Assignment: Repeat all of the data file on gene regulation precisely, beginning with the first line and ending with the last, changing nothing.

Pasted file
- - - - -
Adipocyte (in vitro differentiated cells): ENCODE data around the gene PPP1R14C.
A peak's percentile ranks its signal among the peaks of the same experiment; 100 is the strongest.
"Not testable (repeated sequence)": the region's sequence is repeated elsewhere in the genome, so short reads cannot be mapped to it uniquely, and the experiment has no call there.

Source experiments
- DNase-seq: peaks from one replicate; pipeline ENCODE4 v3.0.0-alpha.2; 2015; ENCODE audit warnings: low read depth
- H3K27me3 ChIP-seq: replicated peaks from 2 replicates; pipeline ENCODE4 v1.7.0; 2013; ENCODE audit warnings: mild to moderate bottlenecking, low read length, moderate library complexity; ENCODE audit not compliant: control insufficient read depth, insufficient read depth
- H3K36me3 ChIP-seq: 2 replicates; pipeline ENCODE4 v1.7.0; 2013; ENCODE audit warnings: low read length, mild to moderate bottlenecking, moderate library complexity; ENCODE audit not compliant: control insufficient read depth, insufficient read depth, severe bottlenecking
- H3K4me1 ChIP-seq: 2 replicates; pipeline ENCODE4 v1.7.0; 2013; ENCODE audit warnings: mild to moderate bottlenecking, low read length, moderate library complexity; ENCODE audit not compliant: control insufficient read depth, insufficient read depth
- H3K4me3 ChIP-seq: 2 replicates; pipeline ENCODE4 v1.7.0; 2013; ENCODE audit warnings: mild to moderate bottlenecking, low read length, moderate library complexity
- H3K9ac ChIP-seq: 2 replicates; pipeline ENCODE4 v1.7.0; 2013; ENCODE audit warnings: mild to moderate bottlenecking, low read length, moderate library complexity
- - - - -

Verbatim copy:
Adipocyte (in vitro differentiated cells): ENCODE data around the gene PPP1R14C.
A peak's percentile ranks its signal among the peaks of the same experiment; 100 is the strongest.
"Not testable (repeated sequence)": the region's sequence is repeated elsewhere in the genome, so short reads cannot be mapped to it uniquely, and the experiment has no call there.

Source experiments
- DNase-seq: peaks from one replicate; pipeline ENCODE4 v3.0.0-alpha.2; 2015; ENCODE audit warnings: low read depth
- H3K27me3 ChIP-seq: replicated peaks from 2 replicates; pipeline ENCODE4 v1.7.0; 2013; ENCODE audit warnings: mild to moderate bottlenecking, low read length, moderate library complexity; ENCODE audit not compliant: control insufficient read depth, insufficient read depth
- H3K36me3 ChIP-seq: 2 replicates; pipeline ENCODE4 v1.7.0; 2013; ENCODE audit warnings: low read length, mild to moderate bottlenecking, moderate library complexity; ENCODE audit not compliant: control insufficient read depth, insufficient read depth, severe bottlenecking
- H3K4me1 ChIP-seq: 2 replicates; pipeline ENCODE4 v1.7.0; 2013; ENCODE audit warnings: mild to moderate bottlenecking, low read length, moderate library complexity; ENCODE audit not compliant: control insufficient read depth, insufficient read depth
- H3K4me3 ChIP-seq: 2 replicates; pipeline ENCODE4 v1.7.0; 2013; ENCODE audit warnings: mild to moderate bottlenecking, low read length, moderate library complexity
- H3K9ac ChIP-seq: 2 replicates; pipeline ENCODE4 v1.7.0; 2013; ENCODE audit warnings: mild to moderate bottlenecking, low read length, moderate library complexity